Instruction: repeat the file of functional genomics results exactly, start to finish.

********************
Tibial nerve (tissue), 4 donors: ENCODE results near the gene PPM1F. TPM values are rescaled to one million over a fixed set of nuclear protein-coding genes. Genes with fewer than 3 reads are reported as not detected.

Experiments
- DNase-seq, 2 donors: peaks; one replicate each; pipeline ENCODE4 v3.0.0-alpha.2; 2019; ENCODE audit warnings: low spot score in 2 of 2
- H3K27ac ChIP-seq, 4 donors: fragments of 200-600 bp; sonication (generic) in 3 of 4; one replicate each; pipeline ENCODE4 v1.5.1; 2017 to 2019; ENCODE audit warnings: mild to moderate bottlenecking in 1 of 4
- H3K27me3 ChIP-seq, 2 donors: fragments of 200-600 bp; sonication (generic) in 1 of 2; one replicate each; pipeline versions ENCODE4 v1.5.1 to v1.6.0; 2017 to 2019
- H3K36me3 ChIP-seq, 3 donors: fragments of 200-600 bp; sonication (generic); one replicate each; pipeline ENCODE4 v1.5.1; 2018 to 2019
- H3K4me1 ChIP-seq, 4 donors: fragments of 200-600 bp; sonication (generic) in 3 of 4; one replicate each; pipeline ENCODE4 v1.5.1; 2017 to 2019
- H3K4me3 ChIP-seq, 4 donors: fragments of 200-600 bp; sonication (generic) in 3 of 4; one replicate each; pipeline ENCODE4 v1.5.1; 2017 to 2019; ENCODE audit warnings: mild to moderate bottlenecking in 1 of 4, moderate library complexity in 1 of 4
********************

Tibial nerve (tissue), 4 donors: ENCODE results near the gene PPM1F. TPM values are rescaled to one million over a fixed set of nuclear protein-coding genes. Genes with fewer than 3 reads are reported as not detected.

Experiments
- DNase-seq, 2 donors: peaks; one replicate each; pipeline ENCODE4 v3.0.0-alpha.2; 2019; ENCODE audit warnings: low spot score in 2 of 2
- H3K27ac ChIP-seq, 4 donors: fragments of 200-600 bp; sonication (generic) in 3 of 4; one replicate each; pipeline ENCODE4 v1.5.1; 2017 to 2019; ENCODE audit warnings: mild to moderate bottlenecking in 1 of 4
- H3K27me3 ChIP-seq, 2 donors: fragments of 200-600 bp; sonication (generic) in 1 of 2; one replicate each; pipeline versions ENCODE4 v1.5.1 to v1.6.0; 2017 to 2019
- H3K36me3 ChIP-seq, 3 donors: fragments of 200-600 bp; sonication (generic); one replicate each; pipeline ENCODE4 v1.5.1; 2018 to 2019
- H3K4me1 ChIP-seq, 4 donors: fragments of 200-600 bp; sonication (generic) in 3 of 4; one replicate each; pipeline ENCODE4 v1.5.1; 2017 to 2019
- H3K4me3 ChIP-seq, 4 donors: fragments of 200-600 bp; sonication (generic) in 3 of 4; one replicate each; pipeline ENCODE4 v1.5.1; 2017 to 2019; ENCODE audit warnings: mild to moderate bottlenecking in 1 of 4, moderate library complexity in 1 of 4